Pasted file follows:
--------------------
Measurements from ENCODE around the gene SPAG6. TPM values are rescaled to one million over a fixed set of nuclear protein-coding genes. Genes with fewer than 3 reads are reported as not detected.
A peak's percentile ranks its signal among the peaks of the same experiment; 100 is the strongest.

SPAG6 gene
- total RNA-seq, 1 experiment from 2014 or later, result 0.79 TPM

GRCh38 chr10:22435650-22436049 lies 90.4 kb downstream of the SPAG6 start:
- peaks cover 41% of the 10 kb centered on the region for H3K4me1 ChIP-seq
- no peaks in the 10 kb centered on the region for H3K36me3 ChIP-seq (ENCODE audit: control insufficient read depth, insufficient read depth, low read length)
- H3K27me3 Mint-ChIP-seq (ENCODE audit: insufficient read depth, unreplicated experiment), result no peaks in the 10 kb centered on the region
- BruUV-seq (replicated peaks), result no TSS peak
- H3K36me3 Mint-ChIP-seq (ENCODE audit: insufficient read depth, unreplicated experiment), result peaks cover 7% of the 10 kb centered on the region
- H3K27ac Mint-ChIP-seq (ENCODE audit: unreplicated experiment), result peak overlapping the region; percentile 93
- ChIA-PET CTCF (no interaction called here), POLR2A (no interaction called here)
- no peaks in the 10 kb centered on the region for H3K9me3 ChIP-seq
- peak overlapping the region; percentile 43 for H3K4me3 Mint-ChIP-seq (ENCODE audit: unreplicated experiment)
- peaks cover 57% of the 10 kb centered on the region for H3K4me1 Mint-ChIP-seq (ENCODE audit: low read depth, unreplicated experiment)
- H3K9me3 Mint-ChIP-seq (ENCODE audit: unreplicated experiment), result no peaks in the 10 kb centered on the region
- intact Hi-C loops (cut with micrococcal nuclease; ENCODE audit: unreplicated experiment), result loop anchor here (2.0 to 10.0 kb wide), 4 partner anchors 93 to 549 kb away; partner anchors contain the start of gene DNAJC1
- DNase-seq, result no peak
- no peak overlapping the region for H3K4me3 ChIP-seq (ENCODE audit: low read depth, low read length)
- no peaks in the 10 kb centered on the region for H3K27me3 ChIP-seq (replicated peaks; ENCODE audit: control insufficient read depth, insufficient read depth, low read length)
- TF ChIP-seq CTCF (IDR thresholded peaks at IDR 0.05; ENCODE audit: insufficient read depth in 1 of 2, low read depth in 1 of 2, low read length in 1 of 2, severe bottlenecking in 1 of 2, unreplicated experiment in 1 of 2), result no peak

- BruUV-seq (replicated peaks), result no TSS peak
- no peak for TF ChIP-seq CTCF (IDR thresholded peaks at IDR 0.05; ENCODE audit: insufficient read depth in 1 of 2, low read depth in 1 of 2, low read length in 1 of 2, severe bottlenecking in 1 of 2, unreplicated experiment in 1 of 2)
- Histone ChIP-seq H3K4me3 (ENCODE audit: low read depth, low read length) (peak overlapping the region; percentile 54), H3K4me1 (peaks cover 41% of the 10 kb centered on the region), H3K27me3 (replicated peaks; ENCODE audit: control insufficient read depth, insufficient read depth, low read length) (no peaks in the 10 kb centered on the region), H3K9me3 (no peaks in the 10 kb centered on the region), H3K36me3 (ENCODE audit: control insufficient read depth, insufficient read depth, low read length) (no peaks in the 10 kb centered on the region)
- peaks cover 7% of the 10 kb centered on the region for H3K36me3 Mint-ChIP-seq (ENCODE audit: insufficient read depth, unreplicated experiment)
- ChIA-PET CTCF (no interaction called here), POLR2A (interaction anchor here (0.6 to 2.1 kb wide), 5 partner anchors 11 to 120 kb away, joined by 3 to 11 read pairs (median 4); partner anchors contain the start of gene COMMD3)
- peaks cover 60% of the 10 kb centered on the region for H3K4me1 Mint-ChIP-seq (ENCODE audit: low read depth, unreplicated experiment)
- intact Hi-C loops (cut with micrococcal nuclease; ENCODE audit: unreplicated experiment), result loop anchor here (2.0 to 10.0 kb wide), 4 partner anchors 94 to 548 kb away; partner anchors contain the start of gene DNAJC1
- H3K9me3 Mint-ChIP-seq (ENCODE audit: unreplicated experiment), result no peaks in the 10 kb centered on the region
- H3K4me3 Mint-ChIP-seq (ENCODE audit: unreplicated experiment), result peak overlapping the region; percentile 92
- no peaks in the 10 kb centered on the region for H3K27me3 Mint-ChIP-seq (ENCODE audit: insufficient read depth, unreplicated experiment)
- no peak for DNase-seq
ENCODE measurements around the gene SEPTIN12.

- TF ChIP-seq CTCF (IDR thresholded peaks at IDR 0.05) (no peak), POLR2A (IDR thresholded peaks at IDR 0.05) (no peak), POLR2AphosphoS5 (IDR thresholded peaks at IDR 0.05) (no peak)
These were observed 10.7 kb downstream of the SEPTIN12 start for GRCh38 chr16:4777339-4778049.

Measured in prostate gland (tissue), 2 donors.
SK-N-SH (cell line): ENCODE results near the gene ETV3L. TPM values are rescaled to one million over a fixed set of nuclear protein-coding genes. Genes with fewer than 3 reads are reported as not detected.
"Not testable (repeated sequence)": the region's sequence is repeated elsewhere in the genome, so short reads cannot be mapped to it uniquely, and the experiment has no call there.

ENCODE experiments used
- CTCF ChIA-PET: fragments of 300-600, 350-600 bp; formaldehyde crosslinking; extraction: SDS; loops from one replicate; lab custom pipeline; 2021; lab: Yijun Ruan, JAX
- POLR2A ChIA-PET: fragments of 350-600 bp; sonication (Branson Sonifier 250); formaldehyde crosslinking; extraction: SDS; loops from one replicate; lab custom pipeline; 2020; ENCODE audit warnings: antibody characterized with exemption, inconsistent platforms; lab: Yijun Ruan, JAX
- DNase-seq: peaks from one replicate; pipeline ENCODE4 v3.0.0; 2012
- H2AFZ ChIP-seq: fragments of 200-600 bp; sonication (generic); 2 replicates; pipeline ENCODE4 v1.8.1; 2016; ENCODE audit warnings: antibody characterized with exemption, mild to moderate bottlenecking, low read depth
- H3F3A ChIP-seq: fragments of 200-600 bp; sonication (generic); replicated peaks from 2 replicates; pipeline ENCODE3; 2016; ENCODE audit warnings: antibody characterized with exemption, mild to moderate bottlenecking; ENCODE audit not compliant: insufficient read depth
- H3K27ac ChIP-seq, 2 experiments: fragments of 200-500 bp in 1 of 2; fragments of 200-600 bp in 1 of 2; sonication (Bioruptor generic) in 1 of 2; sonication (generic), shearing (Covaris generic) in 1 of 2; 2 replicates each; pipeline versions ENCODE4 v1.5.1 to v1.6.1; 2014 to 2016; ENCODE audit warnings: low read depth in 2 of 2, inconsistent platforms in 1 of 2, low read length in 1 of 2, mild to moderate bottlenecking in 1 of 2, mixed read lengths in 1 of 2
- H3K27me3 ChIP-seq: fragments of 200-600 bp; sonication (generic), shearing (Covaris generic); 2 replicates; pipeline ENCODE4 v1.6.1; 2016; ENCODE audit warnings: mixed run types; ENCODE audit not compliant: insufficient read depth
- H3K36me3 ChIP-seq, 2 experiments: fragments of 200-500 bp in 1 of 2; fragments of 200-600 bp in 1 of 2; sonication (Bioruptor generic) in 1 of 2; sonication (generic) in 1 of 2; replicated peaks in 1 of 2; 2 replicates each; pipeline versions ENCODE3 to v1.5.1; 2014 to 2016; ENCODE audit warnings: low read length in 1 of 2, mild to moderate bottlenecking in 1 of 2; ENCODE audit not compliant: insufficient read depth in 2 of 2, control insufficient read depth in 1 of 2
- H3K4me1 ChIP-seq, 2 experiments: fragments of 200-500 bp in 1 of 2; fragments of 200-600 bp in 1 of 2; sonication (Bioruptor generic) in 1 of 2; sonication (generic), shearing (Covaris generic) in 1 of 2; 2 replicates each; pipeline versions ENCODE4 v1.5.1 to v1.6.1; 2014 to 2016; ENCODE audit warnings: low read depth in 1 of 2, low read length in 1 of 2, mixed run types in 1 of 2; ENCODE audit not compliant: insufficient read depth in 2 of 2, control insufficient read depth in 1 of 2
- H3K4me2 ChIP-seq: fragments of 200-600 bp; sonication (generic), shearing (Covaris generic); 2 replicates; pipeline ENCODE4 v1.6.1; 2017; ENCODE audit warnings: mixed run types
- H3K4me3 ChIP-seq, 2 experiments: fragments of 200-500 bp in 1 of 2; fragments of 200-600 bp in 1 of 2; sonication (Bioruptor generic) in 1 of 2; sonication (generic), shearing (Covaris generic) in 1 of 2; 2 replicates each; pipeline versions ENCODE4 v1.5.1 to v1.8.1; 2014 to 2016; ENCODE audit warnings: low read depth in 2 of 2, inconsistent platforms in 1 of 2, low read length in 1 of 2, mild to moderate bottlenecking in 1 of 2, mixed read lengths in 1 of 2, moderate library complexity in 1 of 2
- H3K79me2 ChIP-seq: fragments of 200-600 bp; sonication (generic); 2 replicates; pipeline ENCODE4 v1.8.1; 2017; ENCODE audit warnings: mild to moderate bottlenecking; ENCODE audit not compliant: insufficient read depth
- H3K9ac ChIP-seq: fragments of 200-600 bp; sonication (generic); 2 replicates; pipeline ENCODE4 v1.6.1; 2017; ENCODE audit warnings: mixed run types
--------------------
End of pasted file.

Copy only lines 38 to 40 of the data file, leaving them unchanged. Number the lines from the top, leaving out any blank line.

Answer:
"Not testable (repeated sequence)": the region's sequence is repeated elsewhere in the genome, so short reads cannot be mapped to it uniquely, and the experiment has no call there.

ENCODE experiments used
- CTCF ChIA-PET: fragments of 300-600, 350-600 bp; formaldehyde crosslinking; extraction: SDS; loops from one replicate; lab custom pipeline; 2021; lab: Yijun Ruan, JAX